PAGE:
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[Weekender] Extravagant desserts, once banned, return to spotlight

Traditional desserts for the royalty make comeback in all their glory

Topping off a savory meal with something sweet has become a commonplace ritual all over the world.

But long before cafes or bakeries flooded the streets of Korea, sweets were not used as desserts but rather spotlighted on their own, according to Lee Sun-mi, professor of Korean traditional cuisine at Sookmyung Women’s University’s Korean Food Institute.
A plate of ripe persimmon and red bean paste (left) and iced yuja tea at Cafe Noshi (Park Hyun-koo/The Korea Herald)
A plate of ripe persimmon and red bean paste (left) and iced yuja tea at Cafe Noshi (Park Hyun-koo/The Korea Herald)

“Korean confectionaries, or hangwa, were meant for special occasions such as feasts, or presented as in-between-meal snacks for royals,” Lee said. “They had their own little table in front of the king.”

Various types of hangwa exist, usually made from rice or glutinous rice, combined with spices such as cinnamon and ginger and sweetened with fruits and jocheong, a type of fermented gluten.

They come in a number of dainty shapes and sizes: yugwa, light and fluffy fried wheat covered in popped rice, are shaped like fingers; gangjeong are grains compacted together with rice wine, honey and water to form small, sweet bricks.

Sinfully extravagant

While hangwa were enjoyed by royals and noblemen since as early as 300 AD, there were times when the sweet confectionaries were deemed too luxurious -- and banned from being cooked altogether in times of poor harvest, records say.

Leftover rice was the underlying source of many of the ingredients used to create traditional desserts.

The sweet, taffy-like yeot, for example, was made by fermenting and continually boiling steamed rice in a large pot. The honey-like jocheong, boiled for a shorter amount of time, was used to add sweetness. Typically, 4 kilograms of rice is needed for 1 kilogram of jocheong, which is why only the wealthy could afford the sweet pleasures.

During the reign of Goryeo’s 19th king Myeongjong, for example, the creation of all yumilgwa was banned by law in 1192, according to Kim Kyu-heun, a master of Korean hangwa.

At the time, yumilgwa was considered a type of particularly extravagant hangwa made with wheat flour dough, and lots of oil for their characteristic smooth and creamy texture. They were usually shaped to resemble flowers and fruit.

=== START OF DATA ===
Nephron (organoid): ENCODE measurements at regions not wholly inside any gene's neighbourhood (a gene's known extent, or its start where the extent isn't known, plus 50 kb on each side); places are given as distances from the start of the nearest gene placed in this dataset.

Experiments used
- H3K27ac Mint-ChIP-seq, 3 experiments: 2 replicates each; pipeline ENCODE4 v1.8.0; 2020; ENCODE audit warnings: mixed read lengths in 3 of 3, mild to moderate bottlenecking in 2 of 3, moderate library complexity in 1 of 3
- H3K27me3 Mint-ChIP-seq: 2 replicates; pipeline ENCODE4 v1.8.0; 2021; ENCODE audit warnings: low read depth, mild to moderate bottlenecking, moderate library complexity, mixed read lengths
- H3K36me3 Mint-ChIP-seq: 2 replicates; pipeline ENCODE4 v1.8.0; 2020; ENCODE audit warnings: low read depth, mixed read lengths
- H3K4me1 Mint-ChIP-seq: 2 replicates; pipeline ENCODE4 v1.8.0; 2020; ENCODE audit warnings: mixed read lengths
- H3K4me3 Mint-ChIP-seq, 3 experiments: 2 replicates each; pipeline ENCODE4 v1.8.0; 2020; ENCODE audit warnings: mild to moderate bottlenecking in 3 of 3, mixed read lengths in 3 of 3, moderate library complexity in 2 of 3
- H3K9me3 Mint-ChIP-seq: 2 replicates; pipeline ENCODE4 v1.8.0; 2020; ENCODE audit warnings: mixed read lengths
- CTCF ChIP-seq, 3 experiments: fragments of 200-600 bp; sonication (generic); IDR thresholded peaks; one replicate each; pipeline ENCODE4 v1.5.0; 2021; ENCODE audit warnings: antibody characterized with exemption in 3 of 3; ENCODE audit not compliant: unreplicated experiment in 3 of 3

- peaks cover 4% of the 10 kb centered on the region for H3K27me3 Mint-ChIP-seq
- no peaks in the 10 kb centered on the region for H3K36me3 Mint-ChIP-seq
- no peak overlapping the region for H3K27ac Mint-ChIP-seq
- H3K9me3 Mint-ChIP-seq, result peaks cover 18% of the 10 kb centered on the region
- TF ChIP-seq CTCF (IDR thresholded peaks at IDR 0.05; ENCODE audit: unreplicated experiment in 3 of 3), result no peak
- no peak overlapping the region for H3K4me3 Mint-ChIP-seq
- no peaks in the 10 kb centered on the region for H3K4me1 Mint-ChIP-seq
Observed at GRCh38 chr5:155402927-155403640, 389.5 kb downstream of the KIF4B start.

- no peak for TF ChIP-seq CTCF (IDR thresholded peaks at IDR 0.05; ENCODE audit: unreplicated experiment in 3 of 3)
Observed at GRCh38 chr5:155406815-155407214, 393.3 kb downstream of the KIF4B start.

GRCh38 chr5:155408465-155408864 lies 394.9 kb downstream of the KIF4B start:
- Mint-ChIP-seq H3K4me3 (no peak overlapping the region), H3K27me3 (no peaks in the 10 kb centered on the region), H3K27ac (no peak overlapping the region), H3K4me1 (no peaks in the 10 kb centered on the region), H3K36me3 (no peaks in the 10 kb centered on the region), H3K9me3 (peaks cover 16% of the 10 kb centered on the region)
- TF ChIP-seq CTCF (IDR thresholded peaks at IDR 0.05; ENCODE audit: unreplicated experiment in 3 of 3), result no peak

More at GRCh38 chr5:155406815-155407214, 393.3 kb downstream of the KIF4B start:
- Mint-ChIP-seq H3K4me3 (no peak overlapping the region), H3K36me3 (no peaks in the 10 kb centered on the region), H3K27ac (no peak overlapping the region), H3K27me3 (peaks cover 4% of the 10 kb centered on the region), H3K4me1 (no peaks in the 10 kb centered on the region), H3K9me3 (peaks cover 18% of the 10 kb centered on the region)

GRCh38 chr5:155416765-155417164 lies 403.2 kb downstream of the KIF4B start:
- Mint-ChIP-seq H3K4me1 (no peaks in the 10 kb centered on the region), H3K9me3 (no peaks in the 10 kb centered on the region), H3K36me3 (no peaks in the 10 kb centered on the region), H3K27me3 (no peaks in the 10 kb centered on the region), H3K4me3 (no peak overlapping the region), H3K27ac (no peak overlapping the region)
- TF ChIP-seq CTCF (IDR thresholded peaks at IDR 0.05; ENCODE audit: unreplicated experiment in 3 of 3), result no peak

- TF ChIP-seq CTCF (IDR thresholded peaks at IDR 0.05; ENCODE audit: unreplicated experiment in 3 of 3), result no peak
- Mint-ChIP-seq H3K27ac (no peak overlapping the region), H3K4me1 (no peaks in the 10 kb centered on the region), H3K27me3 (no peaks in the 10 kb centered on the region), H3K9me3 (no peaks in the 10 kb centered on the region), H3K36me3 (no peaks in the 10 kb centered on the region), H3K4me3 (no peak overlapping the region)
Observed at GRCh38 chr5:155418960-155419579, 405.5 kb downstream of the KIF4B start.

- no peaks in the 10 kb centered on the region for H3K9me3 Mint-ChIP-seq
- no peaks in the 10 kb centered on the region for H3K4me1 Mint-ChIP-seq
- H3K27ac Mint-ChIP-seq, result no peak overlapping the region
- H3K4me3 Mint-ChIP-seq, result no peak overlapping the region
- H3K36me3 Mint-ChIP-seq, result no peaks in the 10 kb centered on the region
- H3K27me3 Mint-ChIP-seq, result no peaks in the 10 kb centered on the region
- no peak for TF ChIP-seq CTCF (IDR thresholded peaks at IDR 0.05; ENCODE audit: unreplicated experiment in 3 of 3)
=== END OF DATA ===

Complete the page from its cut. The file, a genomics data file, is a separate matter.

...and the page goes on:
“The ingredients for yumilgwa -- grain, honey and oil -- were seen as too precious, and their overuse was considered harmful to the people,” he said.

Restored to former glory

Eateries have recently taken to restoring Korean desserts to their former glory.

Cafe Noshi in Jongno-gu serves Korean desserts such as yuja tea, mixed-grain latte and ripe persimmon with sweet red-bean paste all in luxurious brassware.

“Brassware was originally used by kings to prevent being poisoned,” said Chung Jae-mi, manager at the cafe. Brassware dishes change color when they come into contact with poison.

“Brassware was primarily used for rice and side-dishes, but rarely for snacks and desserts,” said Chung. “We wanted to highlight the uniqueness of Korean desserts by placing them in these bowls,” she explained.

Gotgan by Lee Jong-guk, a Korean fine-dining restaurant opened by the Korean chef and food researcher Lee Jong-guk, pays meticulous attention to its dessert course.

The course consists of a selection of hard-to-come-by Korean desserts such as apple danja, a type of tiny rice cake in the shape of an apple, dried fruit, and millet pancake, a type of pancake filled with red bean paste.

At Kaydee, located in Gangnam-gu, hangwa is paired with different types of wine to maximize the sweetness of the dessert and fruitiness of the drink.

Wines such as the slightly acidic Moscato d’Asti are paired with carrot hangwa. Pine nut gangjeong accompany the Piemonte sparkling wine.

By Rumy Doo (